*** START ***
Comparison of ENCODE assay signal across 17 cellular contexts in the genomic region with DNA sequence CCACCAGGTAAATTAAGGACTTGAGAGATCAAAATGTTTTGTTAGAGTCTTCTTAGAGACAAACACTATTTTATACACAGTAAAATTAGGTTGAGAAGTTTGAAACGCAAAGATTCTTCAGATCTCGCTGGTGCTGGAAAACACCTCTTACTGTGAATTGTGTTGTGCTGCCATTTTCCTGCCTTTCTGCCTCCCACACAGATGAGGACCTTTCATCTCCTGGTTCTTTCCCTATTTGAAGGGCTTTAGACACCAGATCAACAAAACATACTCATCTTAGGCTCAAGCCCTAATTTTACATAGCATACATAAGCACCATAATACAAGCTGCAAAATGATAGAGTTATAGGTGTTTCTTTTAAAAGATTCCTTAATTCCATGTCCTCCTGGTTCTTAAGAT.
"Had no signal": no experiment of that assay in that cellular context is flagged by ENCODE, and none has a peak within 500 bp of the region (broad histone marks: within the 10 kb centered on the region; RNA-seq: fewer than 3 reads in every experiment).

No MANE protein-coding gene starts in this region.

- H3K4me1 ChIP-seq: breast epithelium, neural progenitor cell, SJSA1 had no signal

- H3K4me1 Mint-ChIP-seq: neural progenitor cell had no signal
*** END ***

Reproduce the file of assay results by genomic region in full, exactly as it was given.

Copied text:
Comparison of ENCODE assay signal across 17 cellular contexts in the genomic region with DNA sequence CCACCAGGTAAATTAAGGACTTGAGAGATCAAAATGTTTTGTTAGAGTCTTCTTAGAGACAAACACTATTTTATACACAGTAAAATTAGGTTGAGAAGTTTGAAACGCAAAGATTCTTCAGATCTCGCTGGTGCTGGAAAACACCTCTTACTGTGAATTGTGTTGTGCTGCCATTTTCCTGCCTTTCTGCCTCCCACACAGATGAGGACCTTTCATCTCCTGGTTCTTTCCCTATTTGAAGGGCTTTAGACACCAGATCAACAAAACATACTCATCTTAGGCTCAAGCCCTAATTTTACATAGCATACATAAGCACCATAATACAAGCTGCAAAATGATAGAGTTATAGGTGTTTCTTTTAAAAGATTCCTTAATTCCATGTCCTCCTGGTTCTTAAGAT.
"Had no signal": no experiment of that assay in that cellular context is flagged by ENCODE, and none has a peak within 500 bp of the region (broad histone marks: within the 10 kb centered on the region; RNA-seq: fewer than 3 reads in every experiment).

No MANE protein-coding gene starts in this region.

- H3K4me1 ChIP-seq: breast epithelium, neural progenitor cell, SJSA1 had no signal

- H3K4me1 Mint-ChIP-seq: neural progenitor cell had no signal